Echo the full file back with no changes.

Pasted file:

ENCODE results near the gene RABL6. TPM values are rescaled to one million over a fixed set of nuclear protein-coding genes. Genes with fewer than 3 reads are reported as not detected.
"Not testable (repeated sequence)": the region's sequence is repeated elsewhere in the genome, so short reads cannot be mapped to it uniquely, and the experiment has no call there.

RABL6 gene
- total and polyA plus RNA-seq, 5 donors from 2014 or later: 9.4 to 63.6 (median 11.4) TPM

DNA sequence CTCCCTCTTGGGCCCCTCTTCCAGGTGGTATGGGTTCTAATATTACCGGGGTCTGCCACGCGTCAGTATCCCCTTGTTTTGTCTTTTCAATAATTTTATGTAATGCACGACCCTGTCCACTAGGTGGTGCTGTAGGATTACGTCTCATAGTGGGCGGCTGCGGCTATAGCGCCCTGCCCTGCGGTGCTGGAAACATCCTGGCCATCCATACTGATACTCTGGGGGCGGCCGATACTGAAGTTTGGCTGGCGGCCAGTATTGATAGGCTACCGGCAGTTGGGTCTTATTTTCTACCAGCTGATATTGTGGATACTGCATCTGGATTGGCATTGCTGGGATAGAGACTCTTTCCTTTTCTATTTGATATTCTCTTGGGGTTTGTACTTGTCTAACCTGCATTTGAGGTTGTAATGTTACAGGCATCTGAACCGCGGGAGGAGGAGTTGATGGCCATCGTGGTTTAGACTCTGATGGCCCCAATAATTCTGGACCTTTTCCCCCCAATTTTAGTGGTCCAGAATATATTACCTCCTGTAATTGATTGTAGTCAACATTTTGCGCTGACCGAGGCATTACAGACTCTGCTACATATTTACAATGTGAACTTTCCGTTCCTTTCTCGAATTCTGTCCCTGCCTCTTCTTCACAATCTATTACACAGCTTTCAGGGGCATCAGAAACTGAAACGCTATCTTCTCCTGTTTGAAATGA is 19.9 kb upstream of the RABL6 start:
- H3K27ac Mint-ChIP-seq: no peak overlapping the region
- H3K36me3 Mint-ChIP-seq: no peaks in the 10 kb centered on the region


ENCODE results near the gene RABL6. TPM values are rescaled to one million over a fixed set of nuclear protein-coding genes. Genes with fewer than 3 reads are reported as not detected.
"Not testable (repeated sequence)": the region's sequence is repeated elsewhere in the genome, so short reads cannot be mapped to it uniquely, and the experiment has no call there.

RABL6 gene
- total and polyA plus RNA-seq, 5 donors from 2014 or later: 9.4 to 63.6 (median 11.4) TPM

DNA sequence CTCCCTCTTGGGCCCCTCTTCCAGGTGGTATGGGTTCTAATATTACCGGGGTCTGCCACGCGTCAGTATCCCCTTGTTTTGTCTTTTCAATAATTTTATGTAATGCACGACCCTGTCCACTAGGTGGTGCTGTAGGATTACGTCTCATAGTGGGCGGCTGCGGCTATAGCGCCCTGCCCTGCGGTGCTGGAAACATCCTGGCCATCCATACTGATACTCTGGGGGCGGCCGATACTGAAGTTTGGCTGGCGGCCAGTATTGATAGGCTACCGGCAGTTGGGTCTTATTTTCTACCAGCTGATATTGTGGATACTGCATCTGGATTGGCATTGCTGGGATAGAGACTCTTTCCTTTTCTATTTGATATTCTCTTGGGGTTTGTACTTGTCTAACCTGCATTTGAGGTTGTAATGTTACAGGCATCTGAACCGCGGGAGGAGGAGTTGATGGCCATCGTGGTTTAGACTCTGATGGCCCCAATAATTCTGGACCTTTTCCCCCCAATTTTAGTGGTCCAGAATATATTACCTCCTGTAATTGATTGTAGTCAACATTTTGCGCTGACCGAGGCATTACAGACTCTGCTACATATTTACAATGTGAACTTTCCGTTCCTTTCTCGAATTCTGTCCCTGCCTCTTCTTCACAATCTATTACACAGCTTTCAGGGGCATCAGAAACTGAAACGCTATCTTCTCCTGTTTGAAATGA is 19.9 kb upstream of the RABL6 start:
- H3K27ac Mint-ChIP-seq: no peak overlapping the region
- H3K36me3 Mint-ChIP-seq: no peaks in the 10 kb centered on the region